Teresa Wagner's lawsuit against the University of Iowa for failing to hire her as a legal writing professor has caught a lot of people's attention and generated the usual discussion about left-wing bias in the legal academy.
It's a huge mistake to take irrelevant factors (like ideology) into consideration in hiring; it's hard enough to get talented and dedicated teachers and scholars without reducing the talent pool based on irrational reasons. And the people who're going to suffer most if ideological discrimination is acceptable are the extremists on both sides (left-wing and right-wing, but perhaps mostly left-wing).
However, I'm not so sure there was ideological discrimination in this case. One thing that I've seen a lot of in the fourteen plus years I've been in this business is that hiring decisions turn on a lot of factors, like how a person fits with the teaching and scholarly needs of a school, how a person's scholarship is received, how expensive a person is, the school's perception of potential, how recommendations come back....
A lot of this turns (obviously) on whether Ms. Wagner was qualified for the job. That leds to a critical question: What are the requirements for legal writing professors at the University of Iowa? Because they're teaching legal writing (rather than academic writing), I might think that experience as a legal writer (drafting documents like trusts, writing briefs, and statutes) would be very desirable, probably indispensible. I might also think that some academic writing would also be really desirable--in fact, it might be required. It's certainly taken as a given that candidates for doctrinal positions need to have some post-law school publications. For someone who's been in the business a while (as she apparently was), you might expect some more scholarship. That seems to be lacking in this case. Ms. Wagner's complaint says she "served as editor of three books" (for one I take it she provided editorial comments; for another she was co-editor; and the other, for which she was the sole editor, appears to be more about contemporary politics and morality than law). I can't see that she has published anything in a legal academic journal. Is this unusual?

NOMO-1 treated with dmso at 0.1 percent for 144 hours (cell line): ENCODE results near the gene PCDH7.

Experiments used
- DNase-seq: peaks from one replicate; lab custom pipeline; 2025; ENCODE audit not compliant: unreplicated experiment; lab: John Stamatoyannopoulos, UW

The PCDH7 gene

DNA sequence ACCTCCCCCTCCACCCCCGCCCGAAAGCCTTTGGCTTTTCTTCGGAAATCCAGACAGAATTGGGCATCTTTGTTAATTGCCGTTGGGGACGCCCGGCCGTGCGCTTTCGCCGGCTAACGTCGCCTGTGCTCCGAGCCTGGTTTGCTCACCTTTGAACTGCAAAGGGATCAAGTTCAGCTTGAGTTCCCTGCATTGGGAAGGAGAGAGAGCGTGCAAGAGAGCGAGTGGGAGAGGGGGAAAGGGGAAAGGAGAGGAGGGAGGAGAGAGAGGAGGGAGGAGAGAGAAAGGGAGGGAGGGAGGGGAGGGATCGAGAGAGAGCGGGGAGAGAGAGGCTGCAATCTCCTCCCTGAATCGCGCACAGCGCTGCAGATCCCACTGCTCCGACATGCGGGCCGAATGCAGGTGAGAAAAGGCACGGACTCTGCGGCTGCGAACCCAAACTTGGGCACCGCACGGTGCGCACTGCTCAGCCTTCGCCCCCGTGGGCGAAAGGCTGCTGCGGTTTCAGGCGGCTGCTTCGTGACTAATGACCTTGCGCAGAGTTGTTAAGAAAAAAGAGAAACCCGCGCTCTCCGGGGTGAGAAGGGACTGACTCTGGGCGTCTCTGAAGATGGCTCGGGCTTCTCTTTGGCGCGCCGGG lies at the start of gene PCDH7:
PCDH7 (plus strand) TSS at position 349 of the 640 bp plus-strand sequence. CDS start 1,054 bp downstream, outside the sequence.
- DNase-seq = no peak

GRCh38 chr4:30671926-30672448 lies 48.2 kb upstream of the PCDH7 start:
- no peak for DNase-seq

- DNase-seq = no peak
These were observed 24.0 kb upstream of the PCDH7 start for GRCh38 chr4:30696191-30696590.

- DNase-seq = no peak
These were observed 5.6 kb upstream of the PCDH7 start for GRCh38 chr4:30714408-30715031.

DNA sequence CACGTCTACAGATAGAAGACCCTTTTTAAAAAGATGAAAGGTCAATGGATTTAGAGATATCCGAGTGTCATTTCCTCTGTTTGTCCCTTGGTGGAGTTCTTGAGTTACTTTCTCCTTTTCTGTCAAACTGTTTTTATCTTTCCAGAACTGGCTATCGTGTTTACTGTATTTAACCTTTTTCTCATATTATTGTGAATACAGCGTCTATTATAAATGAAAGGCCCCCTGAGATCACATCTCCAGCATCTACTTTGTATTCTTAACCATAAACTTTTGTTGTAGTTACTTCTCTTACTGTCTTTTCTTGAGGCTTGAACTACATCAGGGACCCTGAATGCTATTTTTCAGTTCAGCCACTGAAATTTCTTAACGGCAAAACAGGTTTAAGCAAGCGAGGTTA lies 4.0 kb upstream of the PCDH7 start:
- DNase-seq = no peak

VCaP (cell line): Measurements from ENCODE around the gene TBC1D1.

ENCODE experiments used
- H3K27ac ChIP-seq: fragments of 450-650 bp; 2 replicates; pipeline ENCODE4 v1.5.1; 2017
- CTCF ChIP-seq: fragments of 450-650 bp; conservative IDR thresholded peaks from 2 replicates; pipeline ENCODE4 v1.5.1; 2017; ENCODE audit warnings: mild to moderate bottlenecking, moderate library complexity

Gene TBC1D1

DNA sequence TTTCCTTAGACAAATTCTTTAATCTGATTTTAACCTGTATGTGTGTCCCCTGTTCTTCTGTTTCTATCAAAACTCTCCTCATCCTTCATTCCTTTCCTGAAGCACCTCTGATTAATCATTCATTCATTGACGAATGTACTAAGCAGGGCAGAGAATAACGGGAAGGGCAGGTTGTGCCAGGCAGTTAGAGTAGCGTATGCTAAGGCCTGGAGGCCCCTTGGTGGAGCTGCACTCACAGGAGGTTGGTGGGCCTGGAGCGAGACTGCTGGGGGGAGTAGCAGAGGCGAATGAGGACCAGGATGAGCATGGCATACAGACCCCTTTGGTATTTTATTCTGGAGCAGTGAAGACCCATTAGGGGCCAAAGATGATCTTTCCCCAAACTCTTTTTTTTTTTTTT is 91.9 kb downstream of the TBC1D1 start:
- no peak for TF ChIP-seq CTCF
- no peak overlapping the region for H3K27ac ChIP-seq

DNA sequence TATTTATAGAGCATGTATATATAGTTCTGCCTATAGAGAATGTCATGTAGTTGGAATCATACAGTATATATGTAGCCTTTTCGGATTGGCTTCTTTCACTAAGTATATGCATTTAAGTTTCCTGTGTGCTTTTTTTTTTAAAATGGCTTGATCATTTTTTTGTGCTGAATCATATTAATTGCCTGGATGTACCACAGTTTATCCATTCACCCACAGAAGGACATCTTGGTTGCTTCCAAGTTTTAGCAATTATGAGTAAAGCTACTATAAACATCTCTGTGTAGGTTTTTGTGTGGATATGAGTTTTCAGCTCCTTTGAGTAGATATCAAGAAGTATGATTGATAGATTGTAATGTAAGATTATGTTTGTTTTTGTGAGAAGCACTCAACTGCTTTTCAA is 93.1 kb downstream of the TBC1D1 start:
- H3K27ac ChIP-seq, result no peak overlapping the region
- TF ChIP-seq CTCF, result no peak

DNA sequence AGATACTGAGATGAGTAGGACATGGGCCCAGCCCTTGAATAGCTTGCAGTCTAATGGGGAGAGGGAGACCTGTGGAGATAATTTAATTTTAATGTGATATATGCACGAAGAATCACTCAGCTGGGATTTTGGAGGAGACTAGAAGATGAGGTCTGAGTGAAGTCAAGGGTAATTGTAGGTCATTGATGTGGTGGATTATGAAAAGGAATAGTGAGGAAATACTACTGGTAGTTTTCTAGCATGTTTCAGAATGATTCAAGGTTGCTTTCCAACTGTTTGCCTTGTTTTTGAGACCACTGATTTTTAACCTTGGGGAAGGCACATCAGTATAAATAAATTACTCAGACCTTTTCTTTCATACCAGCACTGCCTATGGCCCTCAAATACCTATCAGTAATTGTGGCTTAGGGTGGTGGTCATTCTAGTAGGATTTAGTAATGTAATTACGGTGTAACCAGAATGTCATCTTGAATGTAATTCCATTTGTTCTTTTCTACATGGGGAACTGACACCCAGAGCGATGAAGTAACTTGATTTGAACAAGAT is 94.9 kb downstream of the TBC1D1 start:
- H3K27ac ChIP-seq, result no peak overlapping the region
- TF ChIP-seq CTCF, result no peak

Update as of August 8, 2010: Ms. Wagner's lawsuit was dismissed in July 2010. The National Association of Scholars has continuing coverage of the suit, including some documents.